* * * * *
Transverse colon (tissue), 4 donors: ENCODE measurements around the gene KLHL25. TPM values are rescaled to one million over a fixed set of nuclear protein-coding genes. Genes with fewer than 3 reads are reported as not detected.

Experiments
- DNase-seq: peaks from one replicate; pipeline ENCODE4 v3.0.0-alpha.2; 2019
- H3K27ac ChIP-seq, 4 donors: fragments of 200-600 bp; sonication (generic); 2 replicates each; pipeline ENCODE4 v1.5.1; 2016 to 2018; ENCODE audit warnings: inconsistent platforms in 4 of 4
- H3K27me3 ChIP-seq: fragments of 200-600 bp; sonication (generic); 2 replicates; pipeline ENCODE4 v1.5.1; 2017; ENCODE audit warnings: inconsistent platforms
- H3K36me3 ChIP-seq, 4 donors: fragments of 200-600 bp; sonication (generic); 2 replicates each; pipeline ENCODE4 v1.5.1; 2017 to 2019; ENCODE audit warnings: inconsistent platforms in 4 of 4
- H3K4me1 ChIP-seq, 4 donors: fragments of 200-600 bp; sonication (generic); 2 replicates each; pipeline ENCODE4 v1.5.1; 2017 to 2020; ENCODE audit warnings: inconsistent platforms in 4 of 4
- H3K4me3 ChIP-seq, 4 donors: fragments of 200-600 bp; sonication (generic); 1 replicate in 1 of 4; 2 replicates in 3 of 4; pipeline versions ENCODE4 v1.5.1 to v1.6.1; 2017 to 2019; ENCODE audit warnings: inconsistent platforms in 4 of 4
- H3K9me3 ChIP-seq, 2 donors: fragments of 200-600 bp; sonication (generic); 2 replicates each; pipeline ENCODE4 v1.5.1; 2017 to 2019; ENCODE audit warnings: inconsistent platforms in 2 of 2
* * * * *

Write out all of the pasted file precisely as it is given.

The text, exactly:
Transverse colon (tissue), 4 donors: ENCODE measurements around the gene KLHL25. TPM values are rescaled to one million over a fixed set of nuclear protein-coding genes. Genes with fewer than 3 reads are reported as not detected.

Experiments
- DNase-seq: peaks from one replicate; pipeline ENCODE4 v3.0.0-alpha.2; 2019
- H3K27ac ChIP-seq, 4 donors: fragments of 200-600 bp; sonication (generic); 2 replicates each; pipeline ENCODE4 v1.5.1; 2016 to 2018; ENCODE audit warnings: inconsistent platforms in 4 of 4
- H3K27me3 ChIP-seq: fragments of 200-600 bp; sonication (generic); 2 replicates; pipeline ENCODE4 v1.5.1; 2017; ENCODE audit warnings: inconsistent platforms
- H3K36me3 ChIP-seq, 4 donors: fragments of 200-600 bp; sonication (generic); 2 replicates each; pipeline ENCODE4 v1.5.1; 2017 to 2019; ENCODE audit warnings: inconsistent platforms in 4 of 4
- H3K4me1 ChIP-seq, 4 donors: fragments of 200-600 bp; sonication (generic); 2 replicates each; pipeline ENCODE4 v1.5.1; 2017 to 2020; ENCODE audit warnings: inconsistent platforms in 4 of 4
- H3K4me3 ChIP-seq, 4 donors: fragments of 200-600 bp; sonication (generic); 1 replicate in 1 of 4; 2 replicates in 3 of 4; pipeline versions ENCODE4 v1.5.1 to v1.6.1; 2017 to 2019; ENCODE audit warnings: inconsistent platforms in 4 of 4
- H3K9me3 ChIP-seq, 2 donors: fragments of 200-600 bp; sonication (generic); 2 replicates each; pipeline ENCODE4 v1.5.1; 2017 to 2019; ENCODE audit warnings: inconsistent platforms in 2 of 2